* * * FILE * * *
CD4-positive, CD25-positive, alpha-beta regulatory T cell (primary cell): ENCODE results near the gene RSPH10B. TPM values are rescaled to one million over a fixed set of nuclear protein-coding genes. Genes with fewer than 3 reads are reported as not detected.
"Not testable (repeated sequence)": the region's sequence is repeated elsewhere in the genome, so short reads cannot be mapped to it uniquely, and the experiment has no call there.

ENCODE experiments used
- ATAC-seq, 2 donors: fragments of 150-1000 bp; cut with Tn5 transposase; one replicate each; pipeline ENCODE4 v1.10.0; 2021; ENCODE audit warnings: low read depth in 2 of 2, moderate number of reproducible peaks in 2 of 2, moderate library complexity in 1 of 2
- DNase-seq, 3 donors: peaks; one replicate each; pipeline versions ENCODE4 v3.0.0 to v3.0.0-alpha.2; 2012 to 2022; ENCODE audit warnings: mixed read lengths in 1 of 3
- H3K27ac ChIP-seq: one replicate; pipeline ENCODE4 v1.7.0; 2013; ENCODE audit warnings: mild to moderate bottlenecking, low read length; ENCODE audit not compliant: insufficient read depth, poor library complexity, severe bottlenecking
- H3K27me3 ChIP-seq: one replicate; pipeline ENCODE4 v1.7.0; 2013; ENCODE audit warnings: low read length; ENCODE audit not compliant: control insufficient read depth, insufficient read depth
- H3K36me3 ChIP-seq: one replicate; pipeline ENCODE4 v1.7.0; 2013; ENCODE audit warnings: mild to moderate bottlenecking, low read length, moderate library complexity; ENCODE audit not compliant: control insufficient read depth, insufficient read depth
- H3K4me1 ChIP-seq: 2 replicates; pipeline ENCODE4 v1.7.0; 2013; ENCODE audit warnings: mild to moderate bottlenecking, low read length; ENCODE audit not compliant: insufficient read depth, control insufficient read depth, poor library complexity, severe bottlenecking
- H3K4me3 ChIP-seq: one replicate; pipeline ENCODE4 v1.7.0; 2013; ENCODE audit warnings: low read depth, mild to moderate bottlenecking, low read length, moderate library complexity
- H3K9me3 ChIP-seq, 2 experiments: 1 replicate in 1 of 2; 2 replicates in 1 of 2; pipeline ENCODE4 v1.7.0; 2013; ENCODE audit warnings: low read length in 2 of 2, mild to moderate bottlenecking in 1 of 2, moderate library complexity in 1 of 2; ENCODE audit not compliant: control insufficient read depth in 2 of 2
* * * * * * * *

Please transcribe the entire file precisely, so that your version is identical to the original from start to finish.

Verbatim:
CD4-positive, CD25-positive, alpha-beta regulatory T cell (primary cell): ENCODE results near the gene RSPH10B. TPM values are rescaled to one million over a fixed set of nuclear protein-coding genes. Genes with fewer than 3 reads are reported as not detected.
"Not testable (repeated sequence)": the region's sequence is repeated elsewhere in the genome, so short reads cannot be mapped to it uniquely, and the experiment has no call there.

ENCODE experiments used
- ATAC-seq, 2 donors: fragments of 150-1000 bp; cut with Tn5 transposase; one replicate each; pipeline ENCODE4 v1.10.0; 2021; ENCODE audit warnings: low read depth in 2 of 2, moderate number of reproducible peaks in 2 of 2, moderate library complexity in 1 of 2
- DNase-seq, 3 donors: peaks; one replicate each; pipeline versions ENCODE4 v3.0.0 to v3.0.0-alpha.2; 2012 to 2022; ENCODE audit warnings: mixed read lengths in 1 of 3
- H3K27ac ChIP-seq: one replicate; pipeline ENCODE4 v1.7.0; 2013; ENCODE audit warnings: mild to moderate bottlenecking, low read length; ENCODE audit not compliant: insufficient read depth, poor library complexity, severe bottlenecking
- H3K27me3 ChIP-seq: one replicate; pipeline ENCODE4 v1.7.0; 2013; ENCODE audit warnings: low read length; ENCODE audit not compliant: control insufficient read depth, insufficient read depth
- H3K36me3 ChIP-seq: one replicate; pipeline ENCODE4 v1.7.0; 2013; ENCODE audit warnings: mild to moderate bottlenecking, low read length, moderate library complexity; ENCODE audit not compliant: control insufficient read depth, insufficient read depth
- H3K4me1 ChIP-seq: 2 replicates; pipeline ENCODE4 v1.7.0; 2013; ENCODE audit warnings: mild to moderate bottlenecking, low read length; ENCODE audit not compliant: insufficient read depth, control insufficient read depth, poor library complexity, severe bottlenecking
- H3K4me3 ChIP-seq: one replicate; pipeline ENCODE4 v1.7.0; 2013; ENCODE audit warnings: low read depth, mild to moderate bottlenecking, low read length, moderate library complexity
- H3K9me3 ChIP-seq, 2 experiments: 1 replicate in 1 of 2; 2 replicates in 1 of 2; pipeline ENCODE4 v1.7.0; 2013; ENCODE audit warnings: low read length in 2 of 2, mild to moderate bottlenecking in 1 of 2, moderate library complexity in 1 of 2; ENCODE audit not compliant: control insufficient read depth in 2 of 2